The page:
You’ve probably heard of Parkinson’s Disease. Maybe a physician diagnosed your family member, or you have a friend suffering from the symptoms. Until you or someone close with you is diagnosed, you may not know the details and treatment of the Disease. Let’s break it down a bit!

Parkinson’s Disease is a disorder of the nervous system.

Symptoms usually have a relatively slow onset, and early stages of Parkinson’s can be different depending on the individual. Most people begin to experience symptoms on one side of their body first. As symptoms develop, the other side of the body will begin to experience symptoms as well. The first side affected will generally continue to experience symptoms more acutely. Symptoms vary across patients, and often go unnoticed in their early stages. They might include:

  • Tremor: This is usually the first symptom that occurs. Tremors present in uncontrolled shaking, usually beginning in the hand. Tremors can often appear as a fidget, with those affected rubbing their thumb and forefinger together. This is also known as pill-rolling.
  • Slowed movement (bradykinesia): Later stages of Parkinson’s Disease can cause a slowing of movement. This can make simple tasks much more difficult and time consuming. This may cause one’s gait to shorten. It may become difficult to rise from sitting.
  • Rigid muscles: Stiff muscles will often cause pain, and lead to further difficulty with ambulation.
  • Loss of unconscious movement: As symptoms progress, patients often find themselves not performing movements that were once automated. Blinking, moving arms while walking, facial expressions and swallowing can all be affected.
  • Speech changes: A patient’s speech will often become quieter. Sometimes speech will become more hurried or delayed. Symptoms can also manifest with slurring or a monotone effect.

It is important to see a doctor if you have any of these symptoms.

Especially if you have any of the following risk factors:

  1. Age: Most people with Parkinson’s Disease begin to experience symptoms in mid to late life. It is very uncommon for younger people to develop the disease.
  2. Family history: Having close relatives with Parkinson’s Disease significantly increases an individual’s risk of developing the disease themselves. Having just one family member with Parkinson’s can put you at a slightly greater risk, but having several family members increases your risk factor substantially.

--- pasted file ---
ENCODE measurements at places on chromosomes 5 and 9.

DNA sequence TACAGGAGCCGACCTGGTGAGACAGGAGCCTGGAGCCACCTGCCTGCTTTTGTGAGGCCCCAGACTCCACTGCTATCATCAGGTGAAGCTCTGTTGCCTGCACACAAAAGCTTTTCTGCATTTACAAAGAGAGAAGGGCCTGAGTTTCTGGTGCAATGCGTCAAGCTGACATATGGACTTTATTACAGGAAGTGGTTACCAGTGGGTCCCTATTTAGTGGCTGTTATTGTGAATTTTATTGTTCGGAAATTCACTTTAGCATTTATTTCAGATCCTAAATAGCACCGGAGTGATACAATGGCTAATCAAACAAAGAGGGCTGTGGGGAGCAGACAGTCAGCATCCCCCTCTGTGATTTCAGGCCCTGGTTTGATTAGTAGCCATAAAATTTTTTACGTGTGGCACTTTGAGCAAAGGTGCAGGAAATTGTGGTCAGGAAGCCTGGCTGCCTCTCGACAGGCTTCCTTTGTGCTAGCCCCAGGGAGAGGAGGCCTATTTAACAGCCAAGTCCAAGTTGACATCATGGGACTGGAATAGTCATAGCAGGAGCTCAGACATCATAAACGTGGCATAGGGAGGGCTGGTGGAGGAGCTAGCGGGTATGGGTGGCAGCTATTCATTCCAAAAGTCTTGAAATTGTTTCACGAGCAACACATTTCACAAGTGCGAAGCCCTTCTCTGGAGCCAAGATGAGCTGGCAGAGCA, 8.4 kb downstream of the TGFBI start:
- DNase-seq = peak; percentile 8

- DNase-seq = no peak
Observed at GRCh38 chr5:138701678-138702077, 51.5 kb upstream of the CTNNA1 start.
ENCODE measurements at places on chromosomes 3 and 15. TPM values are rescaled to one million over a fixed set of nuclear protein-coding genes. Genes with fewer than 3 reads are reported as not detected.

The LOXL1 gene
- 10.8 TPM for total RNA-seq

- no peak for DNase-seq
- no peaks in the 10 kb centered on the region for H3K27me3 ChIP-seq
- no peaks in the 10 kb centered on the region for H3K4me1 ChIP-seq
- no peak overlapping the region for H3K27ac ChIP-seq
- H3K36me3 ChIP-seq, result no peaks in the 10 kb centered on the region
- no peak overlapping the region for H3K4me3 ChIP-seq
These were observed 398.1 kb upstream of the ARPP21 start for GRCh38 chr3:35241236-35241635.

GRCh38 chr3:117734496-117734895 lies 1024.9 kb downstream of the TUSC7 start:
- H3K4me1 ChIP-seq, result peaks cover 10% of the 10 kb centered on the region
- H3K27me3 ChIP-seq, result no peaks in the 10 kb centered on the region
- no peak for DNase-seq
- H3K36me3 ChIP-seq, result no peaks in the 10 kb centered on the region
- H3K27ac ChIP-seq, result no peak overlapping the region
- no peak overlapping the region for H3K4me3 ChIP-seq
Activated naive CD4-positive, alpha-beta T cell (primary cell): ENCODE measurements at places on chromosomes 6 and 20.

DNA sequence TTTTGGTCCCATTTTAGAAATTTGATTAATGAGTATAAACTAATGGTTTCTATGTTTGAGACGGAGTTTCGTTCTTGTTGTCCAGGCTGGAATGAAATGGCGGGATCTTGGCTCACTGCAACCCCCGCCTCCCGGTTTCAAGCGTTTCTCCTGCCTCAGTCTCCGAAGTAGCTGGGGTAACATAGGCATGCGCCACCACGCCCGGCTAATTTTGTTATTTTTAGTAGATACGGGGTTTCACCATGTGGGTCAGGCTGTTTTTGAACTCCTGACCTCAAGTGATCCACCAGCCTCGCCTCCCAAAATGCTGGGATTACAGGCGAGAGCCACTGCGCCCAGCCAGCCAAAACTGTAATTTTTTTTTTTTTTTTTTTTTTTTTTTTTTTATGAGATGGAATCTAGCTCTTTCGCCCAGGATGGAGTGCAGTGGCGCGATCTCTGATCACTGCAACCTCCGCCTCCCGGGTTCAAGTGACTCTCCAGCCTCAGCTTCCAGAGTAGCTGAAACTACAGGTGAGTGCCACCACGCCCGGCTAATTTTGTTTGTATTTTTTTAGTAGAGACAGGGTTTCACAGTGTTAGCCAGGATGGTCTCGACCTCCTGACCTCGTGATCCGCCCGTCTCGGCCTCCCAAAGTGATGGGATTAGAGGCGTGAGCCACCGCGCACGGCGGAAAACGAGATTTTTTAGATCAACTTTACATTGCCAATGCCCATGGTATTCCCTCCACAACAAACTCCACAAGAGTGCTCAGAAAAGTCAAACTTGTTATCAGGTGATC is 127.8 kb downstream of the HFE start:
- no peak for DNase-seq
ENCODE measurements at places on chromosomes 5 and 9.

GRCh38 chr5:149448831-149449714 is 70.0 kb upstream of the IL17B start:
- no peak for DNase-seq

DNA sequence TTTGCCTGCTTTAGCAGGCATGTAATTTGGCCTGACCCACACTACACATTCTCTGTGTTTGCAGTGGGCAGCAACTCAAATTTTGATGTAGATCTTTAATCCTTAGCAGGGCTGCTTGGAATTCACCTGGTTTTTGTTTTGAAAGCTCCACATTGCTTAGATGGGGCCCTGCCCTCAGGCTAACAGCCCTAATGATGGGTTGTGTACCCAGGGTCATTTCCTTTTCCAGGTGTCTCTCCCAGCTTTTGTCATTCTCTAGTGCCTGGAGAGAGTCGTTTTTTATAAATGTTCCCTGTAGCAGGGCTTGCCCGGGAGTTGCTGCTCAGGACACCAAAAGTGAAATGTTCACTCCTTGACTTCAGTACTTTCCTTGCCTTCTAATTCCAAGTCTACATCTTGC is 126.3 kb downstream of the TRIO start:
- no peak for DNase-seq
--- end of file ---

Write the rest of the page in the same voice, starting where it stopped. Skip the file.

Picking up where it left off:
3. Sex: Men are far more likely to develop Parkinson’s than females.
  4. Environmental: Someone who has had long term exposure to herbicides and pesticides has a slightly greater risk of developing Parkinson’s.

Symptoms of Parkinson’s can cause a myriad of complications. Managing changes to life style based upon these complications can be extremely difficult. Some patients may develop problems with basic cognitive function. Depression and sleep disorders are also very common.

The direct causes of Parkinson’s remain unknown. There is no proven way of preventing the disease, but there is some research to suggest a correlation between caffeine consumption and a slightly reduced risk. There is also some research to suggest a link between regular aerobic exercise and a decreased risk.

Parkinson’s progresses relatively slowly, so planning for later stages is vital.

Patients will almost always require some kind of assistance with their daily lives as symptoms progress. Feeding, ambulation, bathing, dressing and toileting can become so difficult that they are not possible without the aide of another person. There are many options for care open to those suffering from Parkinson’s Disease, and help can often be easier to receive than you might think.

If you or your loved one suffers from Parkinson’s and may require homecare services, call (844) 275-9844 today!

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